16. 16. A new international terminal of the Tan Son Nhat airport in Ho Chi Minh City, capableof handling up to 10 million passengers a year was opened in December 2007. NoiBai airport in Hanoi was upgraded, enlarged and completed for operation in 2002,construction of a second terminal is expected to be completed in 2010. Four newinternational airports are planned to be constructed in Phu Quoc, Dong Nai, Lao Caiand Quang Ninh provinces. Preparations are underway for the new Long ThanhInternational Airport, 40 kilometers from Ho Chi Minh City in Dong Nai province. Theairport is scheduled to open in 2010 and by 2015 it will be further expanded to reachan annual transportation capacity of 80 to 100 million passengers, becoming one ofthe biggest airports in the region.Apart from the state-owned Vietnam Airlines, three private Vietnamese airlines havereceived operational license in 2007 and 2008 (i.e. Jetstar-Pacific Airlines, VietJetAir,Indochina Airlines), and Phu Quoc Air is expected to hand in its application for alicense shortly.The government has opened-up for foreign investment in airports and airportconstruction (BOT and other models) as a necessary means to accelerate themodernisation of this important service industry.4.6. INDUSTRIAL ZONES, EXPORT PROCESSING ZONES, HIGH-TECH ZONESAND ECONOMIC ZONESIn 1991, the Vietnamese Government introduced a policy to develop these specialadministrative zones, including Industrial Zones, Export Processing Zones, High-TechZones and Economic Zones, in an effort to geographically diversify investmentlocations, to accelerate export, and to create more jobs.Since then, the “zones” system has been developed across the country, playing animportant role in attracting foreign investment to Viet Nam. There are currently over190 IZs have been licensed with 11 IZs established by 100% foreign-owned entities,19 established by joint venture enterprises, and 160 by Vietnamese enterprises. Thetotal land area available for industrial development in the zones amounted to close to29,800 hectares, almost 50% of which has been leased out. In addition, thirteeneconomic zones have also been licensed with a total area of over 270,000 hectares.The majority of investment in the zones has been in the manufacturing sector, initiallyin textile and garment, but increasingly also in other higher value added sectors suchas consumer electronics, as the recent investments from Intel, Foxconn and Nidecshow.The most important factor contributing to the success of the zones is the higherquality of infrastructure. In addition, transport and telecommunications infrastructurehas also been improved in and around the zones. Another key factor is the availabilityof land. The zones offer already cleared and registered-for-industrial-use land by thetime the investor is ready to build its factory. The Government has not only made thezones easily accessible to investors, but also offers fiscal incentives to zone investors(details are given below). Many zones also offer more expedited licensing processand consultative services that help investors prepare applications.Industrial Zone & Export Processing Zone 8Vietnam Investment Guide 2009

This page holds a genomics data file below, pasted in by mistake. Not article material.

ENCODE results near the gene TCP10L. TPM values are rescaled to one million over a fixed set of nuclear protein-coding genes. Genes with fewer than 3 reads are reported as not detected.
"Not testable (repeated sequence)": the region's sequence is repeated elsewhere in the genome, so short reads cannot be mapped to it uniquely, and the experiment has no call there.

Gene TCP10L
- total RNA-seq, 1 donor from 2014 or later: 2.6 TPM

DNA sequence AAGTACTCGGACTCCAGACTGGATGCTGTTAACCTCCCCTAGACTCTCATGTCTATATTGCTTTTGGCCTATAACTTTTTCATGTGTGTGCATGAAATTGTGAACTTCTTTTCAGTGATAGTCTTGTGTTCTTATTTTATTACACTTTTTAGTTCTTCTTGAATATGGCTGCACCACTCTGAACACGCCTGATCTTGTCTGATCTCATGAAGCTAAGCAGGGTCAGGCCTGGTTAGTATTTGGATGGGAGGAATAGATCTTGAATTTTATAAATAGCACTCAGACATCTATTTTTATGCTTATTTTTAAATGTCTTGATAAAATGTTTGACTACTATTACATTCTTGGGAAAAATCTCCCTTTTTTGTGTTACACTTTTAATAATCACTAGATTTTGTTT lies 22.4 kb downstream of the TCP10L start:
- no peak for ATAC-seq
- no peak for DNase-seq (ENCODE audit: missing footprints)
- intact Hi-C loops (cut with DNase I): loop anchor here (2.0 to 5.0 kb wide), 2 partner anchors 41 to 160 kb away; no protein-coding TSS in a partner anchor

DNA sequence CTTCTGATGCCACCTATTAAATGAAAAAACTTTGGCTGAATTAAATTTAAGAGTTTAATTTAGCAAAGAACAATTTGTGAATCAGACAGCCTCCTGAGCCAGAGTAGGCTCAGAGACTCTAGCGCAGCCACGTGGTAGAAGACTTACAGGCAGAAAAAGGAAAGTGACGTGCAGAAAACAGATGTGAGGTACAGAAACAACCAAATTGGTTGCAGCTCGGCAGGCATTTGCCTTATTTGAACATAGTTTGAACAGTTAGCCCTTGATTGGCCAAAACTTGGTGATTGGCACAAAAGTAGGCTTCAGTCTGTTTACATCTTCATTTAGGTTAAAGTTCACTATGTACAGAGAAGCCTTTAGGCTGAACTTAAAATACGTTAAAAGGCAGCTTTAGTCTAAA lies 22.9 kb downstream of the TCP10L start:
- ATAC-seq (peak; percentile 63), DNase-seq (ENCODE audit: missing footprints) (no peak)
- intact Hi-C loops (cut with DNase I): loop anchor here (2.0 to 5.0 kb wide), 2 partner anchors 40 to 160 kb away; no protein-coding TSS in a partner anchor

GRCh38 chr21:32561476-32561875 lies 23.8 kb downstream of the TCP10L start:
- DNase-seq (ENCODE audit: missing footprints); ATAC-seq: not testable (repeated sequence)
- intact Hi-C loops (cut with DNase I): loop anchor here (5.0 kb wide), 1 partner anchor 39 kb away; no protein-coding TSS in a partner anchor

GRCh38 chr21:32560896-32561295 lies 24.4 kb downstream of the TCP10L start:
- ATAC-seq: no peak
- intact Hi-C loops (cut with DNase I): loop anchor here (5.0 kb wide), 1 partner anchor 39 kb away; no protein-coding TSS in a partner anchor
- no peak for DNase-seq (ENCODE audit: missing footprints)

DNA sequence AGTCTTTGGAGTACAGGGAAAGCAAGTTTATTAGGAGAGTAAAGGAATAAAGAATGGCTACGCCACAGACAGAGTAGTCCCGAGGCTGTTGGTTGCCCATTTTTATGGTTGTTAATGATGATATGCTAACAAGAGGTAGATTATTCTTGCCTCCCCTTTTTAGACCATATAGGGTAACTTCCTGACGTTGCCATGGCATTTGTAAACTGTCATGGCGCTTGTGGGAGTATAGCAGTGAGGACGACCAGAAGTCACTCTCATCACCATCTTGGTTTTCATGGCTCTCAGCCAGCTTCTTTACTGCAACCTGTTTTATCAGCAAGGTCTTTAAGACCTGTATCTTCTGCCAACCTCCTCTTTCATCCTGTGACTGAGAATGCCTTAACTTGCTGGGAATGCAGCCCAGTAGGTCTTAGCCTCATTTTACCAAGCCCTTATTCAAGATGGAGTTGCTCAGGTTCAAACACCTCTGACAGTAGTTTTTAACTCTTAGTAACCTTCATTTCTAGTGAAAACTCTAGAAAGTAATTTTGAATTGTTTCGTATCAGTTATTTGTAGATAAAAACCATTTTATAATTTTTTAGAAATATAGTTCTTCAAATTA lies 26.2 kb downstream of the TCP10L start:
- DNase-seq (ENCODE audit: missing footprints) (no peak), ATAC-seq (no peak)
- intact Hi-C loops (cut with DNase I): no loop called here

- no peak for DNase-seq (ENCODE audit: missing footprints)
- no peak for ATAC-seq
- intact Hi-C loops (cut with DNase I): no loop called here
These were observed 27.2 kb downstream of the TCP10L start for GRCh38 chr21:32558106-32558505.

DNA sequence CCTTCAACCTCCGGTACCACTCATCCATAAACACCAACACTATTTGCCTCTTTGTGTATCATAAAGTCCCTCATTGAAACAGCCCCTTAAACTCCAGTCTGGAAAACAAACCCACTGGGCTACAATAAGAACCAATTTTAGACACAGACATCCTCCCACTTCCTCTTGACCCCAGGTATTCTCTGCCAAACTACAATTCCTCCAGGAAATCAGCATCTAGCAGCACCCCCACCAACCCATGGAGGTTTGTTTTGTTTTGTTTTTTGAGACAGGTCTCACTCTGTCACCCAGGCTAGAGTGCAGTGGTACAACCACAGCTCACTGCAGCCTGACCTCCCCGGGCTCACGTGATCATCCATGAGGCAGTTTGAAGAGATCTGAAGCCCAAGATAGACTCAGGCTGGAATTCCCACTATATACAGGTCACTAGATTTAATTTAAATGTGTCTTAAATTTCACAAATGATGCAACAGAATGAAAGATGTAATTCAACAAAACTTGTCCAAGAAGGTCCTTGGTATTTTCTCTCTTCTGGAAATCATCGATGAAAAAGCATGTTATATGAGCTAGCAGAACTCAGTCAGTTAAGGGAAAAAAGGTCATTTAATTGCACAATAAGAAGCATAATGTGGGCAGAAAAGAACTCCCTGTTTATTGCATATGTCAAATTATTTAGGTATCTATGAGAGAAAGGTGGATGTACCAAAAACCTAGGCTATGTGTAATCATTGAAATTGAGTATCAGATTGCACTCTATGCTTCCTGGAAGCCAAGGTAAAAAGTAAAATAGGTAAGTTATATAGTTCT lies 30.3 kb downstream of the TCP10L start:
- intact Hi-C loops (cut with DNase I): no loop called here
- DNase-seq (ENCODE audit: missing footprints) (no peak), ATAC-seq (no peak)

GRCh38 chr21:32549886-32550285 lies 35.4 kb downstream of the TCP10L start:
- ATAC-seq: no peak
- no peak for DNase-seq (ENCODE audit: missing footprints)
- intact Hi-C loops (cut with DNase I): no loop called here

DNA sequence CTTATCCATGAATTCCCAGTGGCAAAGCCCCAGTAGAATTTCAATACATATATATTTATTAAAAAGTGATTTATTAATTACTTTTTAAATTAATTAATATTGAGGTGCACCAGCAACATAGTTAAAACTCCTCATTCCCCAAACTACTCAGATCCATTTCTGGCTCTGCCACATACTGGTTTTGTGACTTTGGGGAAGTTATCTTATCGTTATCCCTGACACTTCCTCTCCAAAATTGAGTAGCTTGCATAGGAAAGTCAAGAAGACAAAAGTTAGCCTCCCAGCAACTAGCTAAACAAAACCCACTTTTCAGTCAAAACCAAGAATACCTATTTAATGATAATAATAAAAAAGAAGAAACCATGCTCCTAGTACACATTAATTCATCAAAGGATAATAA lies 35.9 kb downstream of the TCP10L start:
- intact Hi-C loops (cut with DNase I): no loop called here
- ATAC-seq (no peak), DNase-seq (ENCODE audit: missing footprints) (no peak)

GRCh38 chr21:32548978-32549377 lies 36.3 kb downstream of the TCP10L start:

17. 17. Industrial Zone (“IZ”) is a zone in which enterprises specialising in the production ofindustrial goods and the provision of services for industrial production areconcentrated.Export Processing Zone (“EPZ”) is an industrial zone specialising in the production ofgoods for export and the provision of services for such production and export activities.Investment in IZs and EPZs is generally regulated by Decree No. 29/2008/ND-CP ofthe Government dated 14 March 2008 providing Regulations on Industrial Zones andExport Processing Zones (“Decree 29”).Developers of IZs and EPZs and investors operating and doing business in thesezones (collectively referred to herein as “IZs Developers,” “IZ Enterprises,” and “EPZEnterprises,” respectively) are granted the following preferential treatment:* Import duties and value-added tax: IZ Developers, IZ Enterprises and EPZEnterprises may be exempt from payment of import duties and value-added tax ongoods imported for the establishment and implementation of their investment projects.* Land use: - Incentives include preferential land rental rates, exemption from payment of land use fees for the land area allocated to the investor by the State, or, in the case of a land lease, exemption from payment of land rental for the life of the projects. - Where IZ Developers, IZ Enterprises and EPZ Enterprises pay their land rental on an annual basis, they have the right to: (i) mortgage or use as a guarantee assets attached to land; (ii) sell or contribute as capital assets attached to land; (iii) sell or lease out factories, offices and warehouse built in the IZ; and (iv) sub-lease the land area on which infrastructure facilities have been completed (please note that the right mentioned in (iv) is only applicable to IZ Developers). - Such IZ Developers, IZ Enterprises and EPZ Enterprises who pay the land rental for the entire term of their lease at once are entitled to additional rights. In particular, during the term of their land lease or sub-lease, they are permitted to: (i) assign the value of their LUR and assets attached to the land leased out to them; (ii) sub-lease LUR and assets attached to land; (iii) contribute the value of LUR and assets attached to land as capital to joint ventures; (iv) mortgage or use as a guarantee LUR and assets to credit institutions operating in Viet Nam.High-Tech Zone A High-Tech Zone is multi-function economic-technical zone with a defined boundaryestablished in accordance with a decision of the Prime Minister to conduct high-techresearch, development and applications, to nurture high-tech enterprises, to trainhigh-tech human resources and to manufacture and trade high-tech products1.1 High-tech products are defined as “products created on the basis of application of high technology”. “High technology” isdefined as “the technology integrated from achievement of advanced technology and science which has the ability to create a 9Vietnam Investment Guide 2009